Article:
can send mail to internet addresses

Fedora Core2
I can send messages to myself and to root using "mail".

However, when I try to send to an internet address, it gets bounced back.

I'm not really surprised, because I never told sendmail my mail server addresses. Is this the problem?

If so, where/how do I tell Fedora my SMTP and POP mail addresses (I know what they are. I just don't know where to enter them.)


By the way, this is my /etc/hosts. It was giving trouble for a while. Could you confirm this looks correct.

127.0.0.1               localhost.localdomain localhost
192.168.0.2             dhcppc1.localhost.localdomain dhcppc1
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rfr1tzAsked:
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jlevieConnect With a Mentor Commented:
The format of your hosts file is correct, but having the system name being dhcppc1.localhost.localdomain will result in many Internet mail servers rejecting your mail because "the domain of the sender doesn't resolve". And others will reject the mail simply because the domain is localdomain. You need the system to be in a known domain. Either a domain that you've registered or within your ISP's domain.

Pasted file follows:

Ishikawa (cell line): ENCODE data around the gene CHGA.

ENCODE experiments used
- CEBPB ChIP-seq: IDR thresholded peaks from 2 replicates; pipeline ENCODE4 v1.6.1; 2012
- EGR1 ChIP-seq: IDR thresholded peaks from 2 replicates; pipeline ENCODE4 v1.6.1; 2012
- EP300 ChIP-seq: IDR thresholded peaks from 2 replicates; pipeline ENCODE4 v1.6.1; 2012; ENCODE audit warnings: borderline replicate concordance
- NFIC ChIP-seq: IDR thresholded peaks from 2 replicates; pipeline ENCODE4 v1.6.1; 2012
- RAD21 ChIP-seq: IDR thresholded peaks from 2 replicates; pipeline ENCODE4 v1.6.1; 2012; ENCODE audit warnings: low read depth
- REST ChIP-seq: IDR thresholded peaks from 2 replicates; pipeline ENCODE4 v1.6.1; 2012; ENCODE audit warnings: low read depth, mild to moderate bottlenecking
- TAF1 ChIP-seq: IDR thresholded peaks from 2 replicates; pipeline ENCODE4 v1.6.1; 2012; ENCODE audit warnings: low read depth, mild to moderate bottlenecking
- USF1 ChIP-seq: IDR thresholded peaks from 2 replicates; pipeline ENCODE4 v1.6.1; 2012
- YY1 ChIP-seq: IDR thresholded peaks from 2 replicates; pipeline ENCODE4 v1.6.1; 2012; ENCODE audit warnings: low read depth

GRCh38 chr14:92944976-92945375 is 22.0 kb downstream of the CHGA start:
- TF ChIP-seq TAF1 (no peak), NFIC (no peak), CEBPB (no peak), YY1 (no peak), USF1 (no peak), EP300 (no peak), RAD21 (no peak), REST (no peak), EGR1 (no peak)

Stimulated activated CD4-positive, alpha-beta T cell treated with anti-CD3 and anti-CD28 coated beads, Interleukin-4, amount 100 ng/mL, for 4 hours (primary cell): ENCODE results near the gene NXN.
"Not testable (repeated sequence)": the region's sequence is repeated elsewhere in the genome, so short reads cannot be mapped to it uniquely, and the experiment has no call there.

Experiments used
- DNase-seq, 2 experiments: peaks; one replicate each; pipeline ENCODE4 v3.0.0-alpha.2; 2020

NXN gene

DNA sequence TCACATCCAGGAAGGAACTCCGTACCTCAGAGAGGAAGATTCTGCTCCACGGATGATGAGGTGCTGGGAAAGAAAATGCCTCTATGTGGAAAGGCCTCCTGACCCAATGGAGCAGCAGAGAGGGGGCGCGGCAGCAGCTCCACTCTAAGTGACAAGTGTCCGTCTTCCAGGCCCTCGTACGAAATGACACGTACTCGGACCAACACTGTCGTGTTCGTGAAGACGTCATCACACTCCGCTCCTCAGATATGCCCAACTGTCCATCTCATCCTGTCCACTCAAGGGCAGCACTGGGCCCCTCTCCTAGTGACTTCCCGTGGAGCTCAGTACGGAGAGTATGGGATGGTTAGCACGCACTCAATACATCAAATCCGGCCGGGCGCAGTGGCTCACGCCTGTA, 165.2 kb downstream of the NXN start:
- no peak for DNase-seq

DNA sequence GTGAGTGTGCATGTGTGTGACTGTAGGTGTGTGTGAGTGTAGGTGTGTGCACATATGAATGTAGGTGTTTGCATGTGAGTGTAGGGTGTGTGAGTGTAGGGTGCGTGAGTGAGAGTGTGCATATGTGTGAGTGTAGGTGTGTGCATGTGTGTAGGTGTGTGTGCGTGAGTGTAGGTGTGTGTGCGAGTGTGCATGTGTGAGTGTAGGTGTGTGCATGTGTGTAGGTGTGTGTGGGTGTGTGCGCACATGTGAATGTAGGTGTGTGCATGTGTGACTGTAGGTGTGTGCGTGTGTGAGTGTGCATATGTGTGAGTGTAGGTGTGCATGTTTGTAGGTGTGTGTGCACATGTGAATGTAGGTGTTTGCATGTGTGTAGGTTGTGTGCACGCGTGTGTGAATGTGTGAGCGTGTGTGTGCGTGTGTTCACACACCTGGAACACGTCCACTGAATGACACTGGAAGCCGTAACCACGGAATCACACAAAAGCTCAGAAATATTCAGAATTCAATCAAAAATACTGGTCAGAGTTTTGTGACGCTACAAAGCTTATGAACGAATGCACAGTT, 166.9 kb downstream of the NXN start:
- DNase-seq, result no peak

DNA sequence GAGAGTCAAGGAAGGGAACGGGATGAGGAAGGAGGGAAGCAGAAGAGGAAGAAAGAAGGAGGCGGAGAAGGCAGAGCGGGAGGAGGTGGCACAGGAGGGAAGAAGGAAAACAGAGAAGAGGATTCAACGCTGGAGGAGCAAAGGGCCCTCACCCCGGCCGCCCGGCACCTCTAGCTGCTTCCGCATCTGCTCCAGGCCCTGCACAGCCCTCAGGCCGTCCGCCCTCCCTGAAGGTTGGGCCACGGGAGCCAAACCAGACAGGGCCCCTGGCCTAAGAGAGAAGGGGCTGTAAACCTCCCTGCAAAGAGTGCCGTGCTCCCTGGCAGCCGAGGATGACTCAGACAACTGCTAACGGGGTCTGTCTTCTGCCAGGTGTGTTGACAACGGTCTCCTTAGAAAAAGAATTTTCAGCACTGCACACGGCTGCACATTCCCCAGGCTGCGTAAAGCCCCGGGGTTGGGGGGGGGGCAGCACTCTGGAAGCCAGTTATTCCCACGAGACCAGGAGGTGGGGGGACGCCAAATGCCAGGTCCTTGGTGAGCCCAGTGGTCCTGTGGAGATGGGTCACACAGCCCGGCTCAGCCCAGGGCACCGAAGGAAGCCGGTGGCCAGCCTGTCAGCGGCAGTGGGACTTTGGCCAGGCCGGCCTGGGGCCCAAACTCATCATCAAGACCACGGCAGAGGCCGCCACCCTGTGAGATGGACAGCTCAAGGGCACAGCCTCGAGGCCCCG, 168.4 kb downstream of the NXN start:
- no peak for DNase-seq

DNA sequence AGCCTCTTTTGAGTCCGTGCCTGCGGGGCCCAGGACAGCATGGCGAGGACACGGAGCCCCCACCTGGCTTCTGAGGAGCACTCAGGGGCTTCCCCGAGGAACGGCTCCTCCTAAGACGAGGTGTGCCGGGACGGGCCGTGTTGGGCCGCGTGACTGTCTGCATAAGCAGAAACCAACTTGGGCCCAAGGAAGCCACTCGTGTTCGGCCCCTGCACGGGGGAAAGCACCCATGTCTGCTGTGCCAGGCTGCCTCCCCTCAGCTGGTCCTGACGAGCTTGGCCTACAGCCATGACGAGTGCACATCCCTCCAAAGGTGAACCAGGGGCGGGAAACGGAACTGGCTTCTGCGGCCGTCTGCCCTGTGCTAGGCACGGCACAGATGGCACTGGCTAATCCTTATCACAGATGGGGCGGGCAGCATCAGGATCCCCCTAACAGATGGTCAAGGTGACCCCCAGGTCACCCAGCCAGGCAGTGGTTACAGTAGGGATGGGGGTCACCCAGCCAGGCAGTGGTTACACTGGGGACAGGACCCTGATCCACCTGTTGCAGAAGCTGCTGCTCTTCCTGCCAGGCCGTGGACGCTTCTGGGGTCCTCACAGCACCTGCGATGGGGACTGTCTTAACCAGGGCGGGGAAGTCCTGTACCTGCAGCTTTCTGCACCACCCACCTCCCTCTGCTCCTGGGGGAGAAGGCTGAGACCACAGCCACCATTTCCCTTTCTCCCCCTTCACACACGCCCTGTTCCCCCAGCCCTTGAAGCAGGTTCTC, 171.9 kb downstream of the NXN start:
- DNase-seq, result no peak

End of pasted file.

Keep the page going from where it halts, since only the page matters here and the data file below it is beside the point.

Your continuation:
You also need to know that many Internet mail servers have extensive lists of IP's that they consider to be "dial up" IP's and they'll refuse mail that originates from one of those IP's. And ISP usually has a different block of IP's that they use for commercial accounts and the other, residental type, accounts are considered to be "dial up's". In this case using your ISP's mail server as a SMART HOST is the right thing to do.

> If so, where/how do I tell Fedora my SMTP and POP mail addresses

I don't understand what you are talking about. Could you elaborate please?
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rfr1tzAuthor Commented:
I use Thunderbird to send and recieve e-mail from my ISP's mail server. (It's on another machine though).

In order to make Thunderbird work, I have to tell it the POP server and SMTP server names. I've never done this on this machine.

I am going to configure Thunderbird on this machine now. Maybe this will also configure the command line "mail" i.e. sendmail. I'm assuming Thunderbird is just a front end for sendmail.
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jlevieCommented:
Thunderbird is simply a standalone mail client derived from Mozilla. Its configuration has nothing to do with sendmail or mail.

If you need to be able to use the mail command to send Internet mail the system configuration will require adjusting and Sendmail will need to be configured. But if all you want to do is to use your ISP's mail account configuring Thunderbird is all that's required.
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